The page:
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Retail Apocalypse

Exhibition, Hall Cases and Octagonal gallery, 15 April 2022 to 15 January 2023

In 2001, The Harvard Guide to Shopping notoriously asserted that shopping had become the last remaining form of public activity. The eight-hundred-page tome was an exploration of how retail had refashioned cities at the turn of the century. In 2005, less than five years later, Amazon introduced its Prime membership service and accelerated the shift to online commerce. By 2017, reportedly up to half of American households were subscribed to Prime. People were choosing to spend more on food and travel. The so-called “experience economy” was producing new spaces for constructing one’s identity and values. Shopping as an urban activity was entering its terminal phase.

Watch Retail Apocalypse: The Epilogue, produced by SSENSE and the CCA

Au Bon marché interior of central space, Paris, France, ca. 1920, Unknown photographer. Gelatin silver print, 22.8 x 28.5cm, PH1985:0172, CCA Collection

It was in this context that curators Fredi Fischli and Niels Olsen initiated Retail Apocalypse, a compendium of cases studies, interventions, and object lessons rescued from the bonfire of retail culture. The project can be read as a time capsule for the entire glorious, messy, self-aggrandizing history of retail. Relaunched at the Canadian Centre for Architecture, Retail Apocalypse is presented as a narrative in three parts. Unpacking the research initiated at the ETH Zurich in phases, the exhibition explores current commercial transformations and their impact on society and the built environment, in the context of historic cycles of accumulation, decline, and reinvention.

Chapter I: Modern Tales

In Chapter I: Modern Tales, pages of the ETH publication line the CCA’s Hall Cases, recalling the provisional blackout of shop windows with final sale posters. The scenography developed with graphic designer Teo Schifferli destabilizes the conventional museum vitrine to produce a dialogical display of critical case studies and CCA Collections objects. Artefacts—including souvenir models, commercial catalogues, and consumer surveys—demonstrate how integral retail architecture has been in shaping cities and landscapes, organizing class and culture, and influencing individual and social behaviour.

Chapter II: Bonfire

The exhibition continues with Chapter II: Bonfire, where documentary films and video essays depict the spectacular collapse of retail as a pillar of civic life. Dan Bell’s Dead Mall series portrays the architectural and societal decay of shopping, while Cao Fei and Andreas Angelidakis present the ever-growing world of distribution by e-commerce. Steel Cities documents the architecture of logistics in Central and Eastern Europe, focusing on workers’ lives to contradict the mute appearance of infrastructure often described as posthuman. Bernadette Corporation and Hannah Black focus on the political aspects of dehumanization as it relates to capitalist acceleration, presenting possible forms of resistance—through acts of protest and looting—despite a collective sense of helplessness.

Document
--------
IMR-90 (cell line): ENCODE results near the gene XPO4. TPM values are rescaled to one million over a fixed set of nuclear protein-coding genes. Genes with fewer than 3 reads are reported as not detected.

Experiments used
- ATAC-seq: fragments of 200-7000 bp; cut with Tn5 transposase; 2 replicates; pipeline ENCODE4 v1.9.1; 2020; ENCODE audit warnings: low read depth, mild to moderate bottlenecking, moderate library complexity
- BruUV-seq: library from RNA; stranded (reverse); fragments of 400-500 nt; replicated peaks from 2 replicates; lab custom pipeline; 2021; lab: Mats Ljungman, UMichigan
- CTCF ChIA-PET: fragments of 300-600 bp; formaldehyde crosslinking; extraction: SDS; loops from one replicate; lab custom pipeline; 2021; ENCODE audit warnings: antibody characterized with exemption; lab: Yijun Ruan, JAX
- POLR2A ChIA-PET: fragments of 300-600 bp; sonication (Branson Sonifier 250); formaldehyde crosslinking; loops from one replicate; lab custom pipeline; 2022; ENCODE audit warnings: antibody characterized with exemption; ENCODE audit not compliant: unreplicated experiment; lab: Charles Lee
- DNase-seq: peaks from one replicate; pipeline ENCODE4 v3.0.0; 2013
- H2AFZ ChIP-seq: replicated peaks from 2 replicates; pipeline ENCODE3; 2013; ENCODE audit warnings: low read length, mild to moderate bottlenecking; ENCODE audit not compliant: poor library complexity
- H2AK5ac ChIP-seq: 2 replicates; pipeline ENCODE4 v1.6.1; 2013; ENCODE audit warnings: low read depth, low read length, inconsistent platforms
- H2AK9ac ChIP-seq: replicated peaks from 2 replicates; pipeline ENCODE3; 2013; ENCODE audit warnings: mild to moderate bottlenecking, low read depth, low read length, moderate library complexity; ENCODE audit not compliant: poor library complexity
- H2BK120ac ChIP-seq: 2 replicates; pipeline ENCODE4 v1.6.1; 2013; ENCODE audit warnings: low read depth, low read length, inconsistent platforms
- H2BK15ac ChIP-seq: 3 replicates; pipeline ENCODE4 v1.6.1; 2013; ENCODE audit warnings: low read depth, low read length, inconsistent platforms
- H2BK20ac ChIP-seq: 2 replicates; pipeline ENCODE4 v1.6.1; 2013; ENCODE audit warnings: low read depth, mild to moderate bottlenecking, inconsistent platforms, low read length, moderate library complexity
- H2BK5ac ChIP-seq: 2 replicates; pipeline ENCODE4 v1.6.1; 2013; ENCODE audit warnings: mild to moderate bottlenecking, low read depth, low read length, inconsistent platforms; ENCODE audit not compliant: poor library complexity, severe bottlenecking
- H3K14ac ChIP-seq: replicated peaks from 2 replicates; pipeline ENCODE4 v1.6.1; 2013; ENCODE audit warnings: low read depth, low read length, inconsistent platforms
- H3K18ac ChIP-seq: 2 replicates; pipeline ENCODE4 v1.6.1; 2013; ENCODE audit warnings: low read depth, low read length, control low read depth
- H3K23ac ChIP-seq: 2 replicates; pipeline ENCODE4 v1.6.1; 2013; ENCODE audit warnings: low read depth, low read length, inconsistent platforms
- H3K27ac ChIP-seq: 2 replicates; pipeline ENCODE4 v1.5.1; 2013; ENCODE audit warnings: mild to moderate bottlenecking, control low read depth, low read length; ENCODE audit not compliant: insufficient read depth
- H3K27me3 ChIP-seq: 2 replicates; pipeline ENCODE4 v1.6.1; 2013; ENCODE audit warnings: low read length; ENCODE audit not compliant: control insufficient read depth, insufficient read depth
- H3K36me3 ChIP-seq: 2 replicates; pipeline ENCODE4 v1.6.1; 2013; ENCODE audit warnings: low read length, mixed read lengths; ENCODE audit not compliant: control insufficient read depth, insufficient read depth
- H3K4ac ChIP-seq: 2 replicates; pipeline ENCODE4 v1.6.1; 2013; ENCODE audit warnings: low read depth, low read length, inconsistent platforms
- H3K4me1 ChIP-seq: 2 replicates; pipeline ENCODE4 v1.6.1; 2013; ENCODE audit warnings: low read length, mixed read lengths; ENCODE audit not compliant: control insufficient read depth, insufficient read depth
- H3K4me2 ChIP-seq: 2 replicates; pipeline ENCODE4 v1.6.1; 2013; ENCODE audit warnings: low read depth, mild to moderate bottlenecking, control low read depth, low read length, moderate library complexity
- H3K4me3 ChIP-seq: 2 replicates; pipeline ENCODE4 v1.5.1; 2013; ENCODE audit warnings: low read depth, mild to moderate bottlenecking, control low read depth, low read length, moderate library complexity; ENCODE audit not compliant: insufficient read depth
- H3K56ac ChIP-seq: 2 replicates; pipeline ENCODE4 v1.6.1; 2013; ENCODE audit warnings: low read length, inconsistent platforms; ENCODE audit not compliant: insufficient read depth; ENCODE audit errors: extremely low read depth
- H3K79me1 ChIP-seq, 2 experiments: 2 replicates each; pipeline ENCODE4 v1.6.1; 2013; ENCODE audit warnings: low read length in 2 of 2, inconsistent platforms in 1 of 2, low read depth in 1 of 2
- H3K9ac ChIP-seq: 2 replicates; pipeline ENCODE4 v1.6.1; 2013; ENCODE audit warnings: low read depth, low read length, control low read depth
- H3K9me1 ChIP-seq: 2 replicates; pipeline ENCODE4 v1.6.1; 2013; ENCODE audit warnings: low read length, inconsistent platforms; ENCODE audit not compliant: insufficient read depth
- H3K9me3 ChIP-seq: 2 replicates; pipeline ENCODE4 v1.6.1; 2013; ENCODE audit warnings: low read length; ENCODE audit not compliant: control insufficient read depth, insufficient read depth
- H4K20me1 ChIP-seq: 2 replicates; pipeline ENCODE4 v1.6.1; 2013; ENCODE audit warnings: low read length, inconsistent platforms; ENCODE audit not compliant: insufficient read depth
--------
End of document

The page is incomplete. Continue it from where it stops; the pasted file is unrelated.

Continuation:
Chapter III: Renaissance

Shanzhai Lyric, Untitled (Timeline) 2020. Photos of Canal Street featuring visitors’ inscriptions. Courtesy Canal Street Research Association, New York. Photo: Daniel Terna.

Chapter III: Renaissance engages with the museum itself as a site of cultural production and consumption, and the CCA Octagonal gallery poses as a retail space under transformation. Latent within visual culture is the interplay between techniques of art-making, techniques of display, and techniques of exhibition. Claire Fontaine and Alex Bag question the social frameworks that determine use values. Heimo Zobernig and TELFAR use ready-mades to represent the commodification of the artist and the designer. Anonymous Club pushes the boundaries of the runway into the museum, occupying an institutional space as an open studio for experimentation. Akeem Smith and Canal Street Research Association act as archivists in their creative practices, tracing movements and mutations of culture. Victoria Colmegna, Richard Sides, and Gili Tal produce artists’ garments as a format to repurpose and deprogram icons and language. Georgie Nettell renders pervasive data systems and exploitative economic models as neoliberal forms of abstraction. David Chipperfield Architects and Atelier Barda create fluid commercial spaces operating between the real and the virtual. Ibrahim Mahama transforms discarded vessels of global exchange into cultural sites. By engaging with retail through various media and techniques, artists and designers exploit their position within systems of cultural production to reveal new values and models.

Curators: Fredi Fischli and Niels Olsen
Curatorial research: Irene Chin
Graphic Design: Teo Schifferli
Design development: Sébastien Larivière and Anh Truong

Retail Apocalypse: The Epilogue

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SSENSE and the CCA present “Retail Apocalypse: The Epilogue”

Audio introduction – Chapter I

Audio introduction – Chapter II

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